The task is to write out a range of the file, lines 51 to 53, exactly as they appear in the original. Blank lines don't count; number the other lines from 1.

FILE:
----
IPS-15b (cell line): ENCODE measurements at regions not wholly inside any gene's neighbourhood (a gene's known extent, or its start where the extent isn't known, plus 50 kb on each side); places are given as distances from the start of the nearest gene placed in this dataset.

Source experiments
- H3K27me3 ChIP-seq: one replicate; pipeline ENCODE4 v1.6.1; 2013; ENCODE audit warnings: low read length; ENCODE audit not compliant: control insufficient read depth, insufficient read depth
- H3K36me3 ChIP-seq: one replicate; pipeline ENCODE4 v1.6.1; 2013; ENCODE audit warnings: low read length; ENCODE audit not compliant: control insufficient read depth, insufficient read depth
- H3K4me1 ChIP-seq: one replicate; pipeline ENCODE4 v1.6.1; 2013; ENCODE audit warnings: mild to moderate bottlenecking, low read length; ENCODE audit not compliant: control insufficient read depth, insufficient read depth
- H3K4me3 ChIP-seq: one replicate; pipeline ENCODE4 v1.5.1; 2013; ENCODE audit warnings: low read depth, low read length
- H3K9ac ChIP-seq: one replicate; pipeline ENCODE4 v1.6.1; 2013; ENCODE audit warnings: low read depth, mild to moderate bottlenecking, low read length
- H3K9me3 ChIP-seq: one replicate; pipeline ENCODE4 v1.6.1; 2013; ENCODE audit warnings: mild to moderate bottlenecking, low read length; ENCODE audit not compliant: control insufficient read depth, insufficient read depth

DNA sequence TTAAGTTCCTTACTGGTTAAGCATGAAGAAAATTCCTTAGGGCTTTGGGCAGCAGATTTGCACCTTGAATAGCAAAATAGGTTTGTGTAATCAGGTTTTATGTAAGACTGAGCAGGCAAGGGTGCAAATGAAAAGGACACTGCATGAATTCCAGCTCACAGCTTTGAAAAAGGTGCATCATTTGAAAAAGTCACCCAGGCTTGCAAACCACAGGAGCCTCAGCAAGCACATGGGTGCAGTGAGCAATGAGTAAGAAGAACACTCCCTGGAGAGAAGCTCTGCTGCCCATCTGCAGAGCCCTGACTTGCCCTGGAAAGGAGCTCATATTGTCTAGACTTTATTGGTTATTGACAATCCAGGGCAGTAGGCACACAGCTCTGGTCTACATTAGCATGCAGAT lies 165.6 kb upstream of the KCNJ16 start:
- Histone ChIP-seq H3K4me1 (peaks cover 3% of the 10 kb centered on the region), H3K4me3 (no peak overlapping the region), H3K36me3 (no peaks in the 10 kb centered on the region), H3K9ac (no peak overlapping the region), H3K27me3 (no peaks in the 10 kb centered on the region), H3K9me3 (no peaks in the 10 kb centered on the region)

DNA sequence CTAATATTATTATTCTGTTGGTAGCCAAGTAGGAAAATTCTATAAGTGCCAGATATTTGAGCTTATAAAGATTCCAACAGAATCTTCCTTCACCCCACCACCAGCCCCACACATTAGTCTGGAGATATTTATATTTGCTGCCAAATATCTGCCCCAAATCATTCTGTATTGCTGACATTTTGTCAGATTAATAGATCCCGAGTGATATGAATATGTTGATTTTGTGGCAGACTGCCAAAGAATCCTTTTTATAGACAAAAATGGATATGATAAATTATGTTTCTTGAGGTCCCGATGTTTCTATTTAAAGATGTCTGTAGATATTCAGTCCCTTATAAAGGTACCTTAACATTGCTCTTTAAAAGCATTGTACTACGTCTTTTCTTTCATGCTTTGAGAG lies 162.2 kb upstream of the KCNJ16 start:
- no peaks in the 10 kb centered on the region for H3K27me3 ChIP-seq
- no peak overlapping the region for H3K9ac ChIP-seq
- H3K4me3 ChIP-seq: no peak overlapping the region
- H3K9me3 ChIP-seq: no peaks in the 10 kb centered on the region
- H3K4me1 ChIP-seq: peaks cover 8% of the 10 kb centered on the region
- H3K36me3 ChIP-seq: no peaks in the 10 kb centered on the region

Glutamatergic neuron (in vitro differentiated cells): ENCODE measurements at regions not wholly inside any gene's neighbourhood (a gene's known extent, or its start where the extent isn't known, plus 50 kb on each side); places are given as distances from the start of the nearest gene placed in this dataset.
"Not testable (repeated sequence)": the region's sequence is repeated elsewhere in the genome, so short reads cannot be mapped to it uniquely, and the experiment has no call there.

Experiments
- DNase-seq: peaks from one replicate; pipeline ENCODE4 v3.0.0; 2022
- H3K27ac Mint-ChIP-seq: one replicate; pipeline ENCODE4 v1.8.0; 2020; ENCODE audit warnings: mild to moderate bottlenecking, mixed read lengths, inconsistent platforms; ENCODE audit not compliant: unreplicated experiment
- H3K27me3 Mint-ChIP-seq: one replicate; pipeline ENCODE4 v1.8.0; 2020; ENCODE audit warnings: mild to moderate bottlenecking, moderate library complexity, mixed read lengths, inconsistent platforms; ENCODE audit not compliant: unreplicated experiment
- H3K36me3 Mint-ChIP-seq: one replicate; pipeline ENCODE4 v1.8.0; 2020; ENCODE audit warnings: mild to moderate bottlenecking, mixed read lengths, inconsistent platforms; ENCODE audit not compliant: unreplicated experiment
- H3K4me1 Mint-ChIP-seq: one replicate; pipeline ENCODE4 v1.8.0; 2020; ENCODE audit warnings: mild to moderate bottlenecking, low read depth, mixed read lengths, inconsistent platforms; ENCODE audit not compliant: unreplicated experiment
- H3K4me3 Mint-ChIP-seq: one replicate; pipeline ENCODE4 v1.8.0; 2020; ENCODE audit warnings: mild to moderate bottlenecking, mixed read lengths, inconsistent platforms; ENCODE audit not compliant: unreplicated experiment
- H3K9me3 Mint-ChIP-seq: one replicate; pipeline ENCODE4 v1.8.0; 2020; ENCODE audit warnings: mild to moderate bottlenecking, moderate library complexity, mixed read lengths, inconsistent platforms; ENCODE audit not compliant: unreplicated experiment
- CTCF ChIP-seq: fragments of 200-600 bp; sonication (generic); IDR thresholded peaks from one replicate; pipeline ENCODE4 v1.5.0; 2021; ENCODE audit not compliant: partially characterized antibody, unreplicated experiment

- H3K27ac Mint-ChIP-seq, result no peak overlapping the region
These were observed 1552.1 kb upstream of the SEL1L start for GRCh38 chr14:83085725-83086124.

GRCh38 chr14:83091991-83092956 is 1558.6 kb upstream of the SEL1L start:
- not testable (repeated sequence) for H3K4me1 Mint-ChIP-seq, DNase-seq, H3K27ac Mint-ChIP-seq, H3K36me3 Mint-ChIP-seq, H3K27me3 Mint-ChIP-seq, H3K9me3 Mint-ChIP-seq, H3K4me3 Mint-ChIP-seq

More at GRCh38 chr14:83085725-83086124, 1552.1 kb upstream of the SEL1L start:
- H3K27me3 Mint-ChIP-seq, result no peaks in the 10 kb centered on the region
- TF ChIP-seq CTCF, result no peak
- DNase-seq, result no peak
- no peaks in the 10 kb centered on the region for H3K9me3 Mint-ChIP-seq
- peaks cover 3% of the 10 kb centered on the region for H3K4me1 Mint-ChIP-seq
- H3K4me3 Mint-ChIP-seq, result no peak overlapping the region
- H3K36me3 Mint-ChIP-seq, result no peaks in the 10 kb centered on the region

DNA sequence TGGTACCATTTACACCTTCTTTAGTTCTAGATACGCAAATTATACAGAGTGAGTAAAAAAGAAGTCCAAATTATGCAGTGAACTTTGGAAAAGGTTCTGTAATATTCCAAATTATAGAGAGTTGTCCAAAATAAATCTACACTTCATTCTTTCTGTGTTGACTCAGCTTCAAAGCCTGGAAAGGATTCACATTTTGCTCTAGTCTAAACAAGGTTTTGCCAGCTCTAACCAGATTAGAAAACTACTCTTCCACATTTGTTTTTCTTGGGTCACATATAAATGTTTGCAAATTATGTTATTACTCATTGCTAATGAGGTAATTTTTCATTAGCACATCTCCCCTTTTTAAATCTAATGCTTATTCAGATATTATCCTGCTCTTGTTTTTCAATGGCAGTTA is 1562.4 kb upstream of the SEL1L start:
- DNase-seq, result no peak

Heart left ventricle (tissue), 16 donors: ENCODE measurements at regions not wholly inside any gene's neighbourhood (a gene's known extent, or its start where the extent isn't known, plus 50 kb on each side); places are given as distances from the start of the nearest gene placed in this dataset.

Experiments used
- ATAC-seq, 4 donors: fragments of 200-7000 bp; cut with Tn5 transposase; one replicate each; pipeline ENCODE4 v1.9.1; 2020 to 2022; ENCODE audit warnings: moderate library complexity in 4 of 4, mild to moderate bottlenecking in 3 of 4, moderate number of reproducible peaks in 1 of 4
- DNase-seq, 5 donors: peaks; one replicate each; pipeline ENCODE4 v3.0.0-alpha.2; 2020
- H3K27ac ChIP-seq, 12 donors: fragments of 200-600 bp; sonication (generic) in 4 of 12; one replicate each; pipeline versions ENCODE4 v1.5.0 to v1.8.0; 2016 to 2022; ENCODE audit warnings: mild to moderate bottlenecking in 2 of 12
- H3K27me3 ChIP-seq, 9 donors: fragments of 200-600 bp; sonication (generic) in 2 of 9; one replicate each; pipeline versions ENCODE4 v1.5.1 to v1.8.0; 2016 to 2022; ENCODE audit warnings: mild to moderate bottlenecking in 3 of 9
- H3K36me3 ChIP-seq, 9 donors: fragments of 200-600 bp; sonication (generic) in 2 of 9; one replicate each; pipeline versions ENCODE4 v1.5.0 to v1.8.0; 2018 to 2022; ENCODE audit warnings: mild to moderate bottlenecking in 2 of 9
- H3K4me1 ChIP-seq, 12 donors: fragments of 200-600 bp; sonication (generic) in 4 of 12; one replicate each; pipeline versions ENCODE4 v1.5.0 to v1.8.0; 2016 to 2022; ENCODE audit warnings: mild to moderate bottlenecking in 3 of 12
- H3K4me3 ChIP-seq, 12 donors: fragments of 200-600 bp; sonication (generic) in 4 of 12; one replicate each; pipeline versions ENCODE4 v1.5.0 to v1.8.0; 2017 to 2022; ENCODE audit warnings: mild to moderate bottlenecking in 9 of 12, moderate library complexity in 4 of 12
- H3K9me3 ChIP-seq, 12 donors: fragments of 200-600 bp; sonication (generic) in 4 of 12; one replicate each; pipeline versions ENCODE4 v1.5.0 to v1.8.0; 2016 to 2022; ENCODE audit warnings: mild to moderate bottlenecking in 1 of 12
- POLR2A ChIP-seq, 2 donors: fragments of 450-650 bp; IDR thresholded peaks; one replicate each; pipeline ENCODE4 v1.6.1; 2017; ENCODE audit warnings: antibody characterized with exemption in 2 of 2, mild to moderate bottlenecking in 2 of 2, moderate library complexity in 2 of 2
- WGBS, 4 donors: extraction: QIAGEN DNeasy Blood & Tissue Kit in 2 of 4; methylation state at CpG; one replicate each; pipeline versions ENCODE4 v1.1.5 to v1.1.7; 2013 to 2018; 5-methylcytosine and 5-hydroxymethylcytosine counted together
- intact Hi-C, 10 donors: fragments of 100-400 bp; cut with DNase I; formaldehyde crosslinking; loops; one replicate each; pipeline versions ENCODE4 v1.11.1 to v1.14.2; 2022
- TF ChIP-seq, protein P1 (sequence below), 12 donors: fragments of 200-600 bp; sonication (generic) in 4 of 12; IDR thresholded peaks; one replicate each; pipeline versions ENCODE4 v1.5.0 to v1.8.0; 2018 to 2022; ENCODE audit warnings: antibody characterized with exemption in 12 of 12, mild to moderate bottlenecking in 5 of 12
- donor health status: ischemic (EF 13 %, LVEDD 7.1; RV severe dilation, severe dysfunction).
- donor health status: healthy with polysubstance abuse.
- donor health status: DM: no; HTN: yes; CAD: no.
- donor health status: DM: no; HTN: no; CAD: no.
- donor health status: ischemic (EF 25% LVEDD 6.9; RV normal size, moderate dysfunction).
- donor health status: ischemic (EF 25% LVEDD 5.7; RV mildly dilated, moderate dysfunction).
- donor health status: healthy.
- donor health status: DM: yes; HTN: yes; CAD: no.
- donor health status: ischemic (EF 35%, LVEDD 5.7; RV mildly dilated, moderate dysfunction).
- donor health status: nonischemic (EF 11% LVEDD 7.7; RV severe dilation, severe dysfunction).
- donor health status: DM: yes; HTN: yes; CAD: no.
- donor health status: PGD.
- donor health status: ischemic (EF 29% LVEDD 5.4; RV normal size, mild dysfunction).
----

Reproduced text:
- H3K4me3 ChIP-seq, 12 donors: fragments of 200-600 bp; sonication (generic) in 4 of 12; one replicate each; pipeline versions ENCODE4 v1.5.0 to v1.8.0; 2017 to 2022; ENCODE audit warnings: mild to moderate bottlenecking in 9 of 12, moderate library complexity in 4 of 12
- H3K9me3 ChIP-seq, 12 donors: fragments of 200-600 bp; sonication (generic) in 4 of 12; one replicate each; pipeline versions ENCODE4 v1.5.0 to v1.8.0; 2016 to 2022; ENCODE audit warnings: mild to moderate bottlenecking in 1 of 12
- POLR2A ChIP-seq, 2 donors: fragments of 450-650 bp; IDR thresholded peaks; one replicate each; pipeline ENCODE4 v1.6.1; 2017; ENCODE audit warnings: antibody characterized with exemption in 2 of 2, mild to moderate bottlenecking in 2 of 2, moderate library complexity in 2 of 2